I have two schools. First, there’s my working school. As the name suggests, it is the school where I work. It gives me paychecks and fun lunchtime conversations. I get a nice summer break from this working school.
Then, there’s my other school, the one I attend. I just finished the last of my credential courses and am now working on my master’s. This schooling sometimes feels like it will never end, which means that on good days I fancy myself the perpetual student, and on other days I call myself a glutton for punishment.
I’m entering my second summer in a row when I haven’t been truly “off” from school, due to textbook-reading and paper-writing assignments. This summer, I have the added pressure pleasure of these lovely, looming words: literature review.
A literature review is a summary presentation of the bulk of research you have done for your research project (in my case, a master’s thesis). It will likely cover some classic texts on your topic, as well as contemporary studies. The purpose of the literature review is to provide background information on your topic and demonstrate your particular project’s relevance to the world of general knowledge and usefulness.
My thesis topic focuses on parent perceptions of students with learning disabilities in Hispanic communities. I haven’t fine-tuned it from there, but that’s where I hope the literature review process will come in handy. Note the uncertainty of that statement — it means I haven’t done the literature review yet.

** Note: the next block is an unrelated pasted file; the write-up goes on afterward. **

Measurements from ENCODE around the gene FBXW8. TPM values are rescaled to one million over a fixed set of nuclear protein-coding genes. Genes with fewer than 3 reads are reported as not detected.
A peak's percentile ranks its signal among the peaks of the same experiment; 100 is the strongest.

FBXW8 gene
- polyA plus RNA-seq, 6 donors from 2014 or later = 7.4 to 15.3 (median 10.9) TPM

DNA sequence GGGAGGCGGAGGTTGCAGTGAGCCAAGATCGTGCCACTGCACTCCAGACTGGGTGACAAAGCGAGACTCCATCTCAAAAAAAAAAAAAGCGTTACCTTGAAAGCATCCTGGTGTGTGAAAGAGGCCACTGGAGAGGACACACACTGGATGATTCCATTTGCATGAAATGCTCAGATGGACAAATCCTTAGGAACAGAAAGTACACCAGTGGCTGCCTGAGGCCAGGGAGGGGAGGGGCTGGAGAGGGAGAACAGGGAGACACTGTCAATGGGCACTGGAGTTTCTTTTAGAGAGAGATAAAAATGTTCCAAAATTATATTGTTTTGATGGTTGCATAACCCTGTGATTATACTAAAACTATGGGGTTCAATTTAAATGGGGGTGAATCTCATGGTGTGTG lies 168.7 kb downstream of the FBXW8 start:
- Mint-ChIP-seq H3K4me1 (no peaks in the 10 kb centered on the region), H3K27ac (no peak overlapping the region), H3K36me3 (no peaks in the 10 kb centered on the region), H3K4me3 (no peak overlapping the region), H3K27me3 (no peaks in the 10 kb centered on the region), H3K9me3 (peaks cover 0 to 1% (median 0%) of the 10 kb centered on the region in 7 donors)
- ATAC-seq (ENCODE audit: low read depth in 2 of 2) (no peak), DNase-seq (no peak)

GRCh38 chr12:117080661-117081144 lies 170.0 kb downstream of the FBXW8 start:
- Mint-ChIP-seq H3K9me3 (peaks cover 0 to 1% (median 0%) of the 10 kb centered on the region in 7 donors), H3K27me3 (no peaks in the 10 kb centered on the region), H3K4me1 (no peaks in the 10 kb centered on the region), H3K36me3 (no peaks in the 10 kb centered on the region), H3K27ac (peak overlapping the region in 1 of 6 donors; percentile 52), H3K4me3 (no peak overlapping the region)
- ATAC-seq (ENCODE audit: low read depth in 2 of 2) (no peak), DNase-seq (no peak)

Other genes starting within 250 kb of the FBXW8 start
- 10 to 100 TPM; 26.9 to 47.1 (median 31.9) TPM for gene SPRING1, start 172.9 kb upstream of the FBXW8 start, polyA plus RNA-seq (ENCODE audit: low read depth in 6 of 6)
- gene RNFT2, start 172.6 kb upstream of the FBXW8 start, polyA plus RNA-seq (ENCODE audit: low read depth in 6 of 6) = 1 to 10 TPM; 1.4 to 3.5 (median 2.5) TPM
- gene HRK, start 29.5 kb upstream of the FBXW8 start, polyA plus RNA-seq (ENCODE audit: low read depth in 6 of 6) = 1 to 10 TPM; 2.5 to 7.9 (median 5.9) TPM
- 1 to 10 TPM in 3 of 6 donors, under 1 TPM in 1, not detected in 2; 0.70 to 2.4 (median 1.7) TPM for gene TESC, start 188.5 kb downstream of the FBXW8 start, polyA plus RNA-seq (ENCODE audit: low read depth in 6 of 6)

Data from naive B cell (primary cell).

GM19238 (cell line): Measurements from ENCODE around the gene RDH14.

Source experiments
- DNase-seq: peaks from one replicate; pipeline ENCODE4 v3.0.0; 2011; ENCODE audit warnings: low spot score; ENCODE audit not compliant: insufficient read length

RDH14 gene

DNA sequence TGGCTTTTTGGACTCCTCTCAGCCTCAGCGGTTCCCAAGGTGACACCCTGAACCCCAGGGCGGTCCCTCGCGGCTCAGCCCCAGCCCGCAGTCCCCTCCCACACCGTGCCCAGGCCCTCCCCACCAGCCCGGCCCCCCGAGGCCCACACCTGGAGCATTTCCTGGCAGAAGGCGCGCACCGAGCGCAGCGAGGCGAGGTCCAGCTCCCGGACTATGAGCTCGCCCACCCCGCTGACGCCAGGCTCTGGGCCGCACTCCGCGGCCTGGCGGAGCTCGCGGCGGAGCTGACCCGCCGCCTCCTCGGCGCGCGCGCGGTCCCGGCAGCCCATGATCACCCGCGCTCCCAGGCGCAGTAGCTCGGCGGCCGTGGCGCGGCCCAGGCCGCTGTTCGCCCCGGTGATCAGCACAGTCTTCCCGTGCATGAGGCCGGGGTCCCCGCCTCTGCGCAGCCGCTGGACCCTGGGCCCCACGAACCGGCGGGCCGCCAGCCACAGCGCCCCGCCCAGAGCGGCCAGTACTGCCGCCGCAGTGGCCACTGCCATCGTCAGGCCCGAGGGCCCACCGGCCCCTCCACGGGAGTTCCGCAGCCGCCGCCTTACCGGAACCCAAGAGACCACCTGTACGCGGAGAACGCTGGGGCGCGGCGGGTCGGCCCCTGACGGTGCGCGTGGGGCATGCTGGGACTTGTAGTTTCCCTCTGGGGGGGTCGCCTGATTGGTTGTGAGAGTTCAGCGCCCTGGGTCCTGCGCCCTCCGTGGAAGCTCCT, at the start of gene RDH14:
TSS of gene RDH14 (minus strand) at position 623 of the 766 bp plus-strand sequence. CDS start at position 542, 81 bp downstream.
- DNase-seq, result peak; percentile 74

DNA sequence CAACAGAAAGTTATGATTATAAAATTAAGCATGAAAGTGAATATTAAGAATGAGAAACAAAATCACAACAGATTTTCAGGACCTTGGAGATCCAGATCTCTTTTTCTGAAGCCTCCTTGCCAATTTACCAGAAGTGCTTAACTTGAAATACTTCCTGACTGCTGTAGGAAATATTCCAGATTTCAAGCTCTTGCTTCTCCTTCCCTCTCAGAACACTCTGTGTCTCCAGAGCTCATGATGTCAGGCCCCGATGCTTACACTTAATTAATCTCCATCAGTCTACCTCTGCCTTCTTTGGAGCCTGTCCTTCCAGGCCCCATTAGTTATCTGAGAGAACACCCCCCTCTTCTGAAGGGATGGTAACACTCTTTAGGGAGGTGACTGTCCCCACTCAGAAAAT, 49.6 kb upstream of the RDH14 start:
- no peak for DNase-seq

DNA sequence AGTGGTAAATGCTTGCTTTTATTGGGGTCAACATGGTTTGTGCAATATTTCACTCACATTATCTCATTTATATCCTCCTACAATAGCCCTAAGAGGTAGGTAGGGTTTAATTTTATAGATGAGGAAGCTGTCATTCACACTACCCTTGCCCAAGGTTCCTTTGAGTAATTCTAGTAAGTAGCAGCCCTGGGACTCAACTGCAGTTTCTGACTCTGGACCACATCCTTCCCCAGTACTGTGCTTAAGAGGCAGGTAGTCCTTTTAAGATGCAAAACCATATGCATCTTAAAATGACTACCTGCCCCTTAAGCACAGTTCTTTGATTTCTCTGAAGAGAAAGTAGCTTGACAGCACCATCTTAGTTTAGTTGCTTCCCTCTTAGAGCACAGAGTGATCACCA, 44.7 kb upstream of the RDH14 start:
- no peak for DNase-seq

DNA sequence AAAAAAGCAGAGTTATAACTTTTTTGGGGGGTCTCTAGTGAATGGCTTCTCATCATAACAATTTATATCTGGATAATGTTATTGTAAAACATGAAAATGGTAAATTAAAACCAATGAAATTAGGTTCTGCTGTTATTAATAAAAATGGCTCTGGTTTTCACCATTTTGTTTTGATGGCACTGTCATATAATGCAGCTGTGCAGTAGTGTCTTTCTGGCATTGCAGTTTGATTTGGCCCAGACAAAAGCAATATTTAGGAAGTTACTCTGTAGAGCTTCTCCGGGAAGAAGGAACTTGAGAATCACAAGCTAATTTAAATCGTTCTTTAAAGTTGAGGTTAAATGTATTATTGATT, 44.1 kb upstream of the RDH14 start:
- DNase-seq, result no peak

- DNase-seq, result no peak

By this point in the summer, I could have feasibly completed my literature review. After all, my working school year came to an end in mid-June and doesn’t start up again until mid-August. There’s a lot of free time in that window. But instead, I camped, went swimming, entertained visitors, watched my cousin get married, deliberated over princess cookbook recipes with my daughter, and encouraged my son as he morphed from timid biker into full-on enthusiast. I’ve done what I’ve been assigned to do for my schooling, but nothing extra.
When the start of the school year rolls around, I’ll be burning the midnight oil at my computer, implementing lesson plans by day and critiquing peer-reviewed journal articles by night. I’ll gladly take that heavier workload a month from now, when I’m fully rested, than spread that workload out over the summer so I never even take a break.
Time management is unique to every person. Some people like to go, go, go. I can even be that person, from mid-August to mid-June. But I treasure my time outside of school, too. Summer is that time. I spend it with family, I spend it in the sun, and then I happily return to school ready to punch the turbo button.
To any researchers out there looking to study teacher perceptions of a restful break between responsibilities and obligations: Send me the informed consent. I’m all in.